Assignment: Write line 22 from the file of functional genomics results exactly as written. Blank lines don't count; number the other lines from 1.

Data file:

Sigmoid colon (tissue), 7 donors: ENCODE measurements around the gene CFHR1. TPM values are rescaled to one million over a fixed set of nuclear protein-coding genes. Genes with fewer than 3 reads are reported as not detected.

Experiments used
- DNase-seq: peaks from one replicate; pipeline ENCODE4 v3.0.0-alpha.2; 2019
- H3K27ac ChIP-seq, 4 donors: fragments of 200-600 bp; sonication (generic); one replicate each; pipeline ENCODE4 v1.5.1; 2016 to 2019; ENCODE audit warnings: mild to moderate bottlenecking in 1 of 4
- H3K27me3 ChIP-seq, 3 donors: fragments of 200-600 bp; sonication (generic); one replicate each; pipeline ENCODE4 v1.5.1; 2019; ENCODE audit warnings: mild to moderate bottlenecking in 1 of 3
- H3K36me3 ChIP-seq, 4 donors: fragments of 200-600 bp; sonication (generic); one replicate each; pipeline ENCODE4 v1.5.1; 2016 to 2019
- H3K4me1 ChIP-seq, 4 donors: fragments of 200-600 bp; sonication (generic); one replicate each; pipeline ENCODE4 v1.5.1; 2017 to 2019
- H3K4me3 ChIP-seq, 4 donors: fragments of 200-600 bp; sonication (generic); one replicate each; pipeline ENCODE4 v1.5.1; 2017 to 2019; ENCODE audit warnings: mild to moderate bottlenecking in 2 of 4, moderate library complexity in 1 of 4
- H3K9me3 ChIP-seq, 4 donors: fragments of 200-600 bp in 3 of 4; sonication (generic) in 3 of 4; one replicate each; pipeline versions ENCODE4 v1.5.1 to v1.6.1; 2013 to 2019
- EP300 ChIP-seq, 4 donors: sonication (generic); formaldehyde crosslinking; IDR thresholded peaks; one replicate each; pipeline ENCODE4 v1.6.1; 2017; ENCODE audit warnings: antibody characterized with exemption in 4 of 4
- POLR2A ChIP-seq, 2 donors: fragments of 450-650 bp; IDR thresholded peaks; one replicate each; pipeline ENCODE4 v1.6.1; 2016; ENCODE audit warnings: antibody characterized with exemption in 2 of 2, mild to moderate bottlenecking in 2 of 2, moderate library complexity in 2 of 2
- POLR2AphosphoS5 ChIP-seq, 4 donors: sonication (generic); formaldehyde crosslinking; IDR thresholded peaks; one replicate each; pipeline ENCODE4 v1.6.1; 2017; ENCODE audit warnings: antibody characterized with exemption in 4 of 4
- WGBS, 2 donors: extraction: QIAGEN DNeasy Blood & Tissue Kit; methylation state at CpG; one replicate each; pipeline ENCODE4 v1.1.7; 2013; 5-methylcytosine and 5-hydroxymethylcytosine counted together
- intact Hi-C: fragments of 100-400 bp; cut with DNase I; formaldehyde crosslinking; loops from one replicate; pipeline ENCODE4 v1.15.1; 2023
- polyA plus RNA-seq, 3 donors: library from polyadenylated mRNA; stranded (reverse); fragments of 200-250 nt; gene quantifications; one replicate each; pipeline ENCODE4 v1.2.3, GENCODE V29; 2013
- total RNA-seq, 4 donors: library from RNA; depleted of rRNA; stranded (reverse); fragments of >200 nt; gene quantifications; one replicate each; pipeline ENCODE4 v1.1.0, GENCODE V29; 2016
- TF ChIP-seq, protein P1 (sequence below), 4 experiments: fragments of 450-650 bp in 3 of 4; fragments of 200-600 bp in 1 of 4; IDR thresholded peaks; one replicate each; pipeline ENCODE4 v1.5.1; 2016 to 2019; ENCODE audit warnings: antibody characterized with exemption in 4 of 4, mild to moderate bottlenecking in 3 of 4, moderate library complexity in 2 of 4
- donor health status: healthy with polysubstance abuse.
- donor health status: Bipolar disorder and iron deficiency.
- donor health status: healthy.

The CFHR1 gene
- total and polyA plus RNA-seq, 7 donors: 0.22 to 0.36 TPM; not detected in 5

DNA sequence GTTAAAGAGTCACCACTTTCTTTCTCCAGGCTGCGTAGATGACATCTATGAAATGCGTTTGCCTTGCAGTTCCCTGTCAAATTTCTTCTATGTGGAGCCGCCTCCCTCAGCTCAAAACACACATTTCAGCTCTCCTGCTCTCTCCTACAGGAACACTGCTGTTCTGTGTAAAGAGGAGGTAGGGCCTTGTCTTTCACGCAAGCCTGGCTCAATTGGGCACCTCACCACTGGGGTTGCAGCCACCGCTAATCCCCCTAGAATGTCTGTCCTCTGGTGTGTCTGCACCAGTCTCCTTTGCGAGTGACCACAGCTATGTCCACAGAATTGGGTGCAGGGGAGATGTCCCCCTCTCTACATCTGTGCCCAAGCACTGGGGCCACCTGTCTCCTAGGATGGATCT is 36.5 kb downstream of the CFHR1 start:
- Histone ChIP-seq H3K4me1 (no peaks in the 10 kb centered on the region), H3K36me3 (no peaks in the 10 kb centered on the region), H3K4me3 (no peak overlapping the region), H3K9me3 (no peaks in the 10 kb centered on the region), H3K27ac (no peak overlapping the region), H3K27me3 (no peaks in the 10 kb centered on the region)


- total and polyA plus RNA-seq, 7 donors: 0.22 to 0.36 TPM; not detected in 5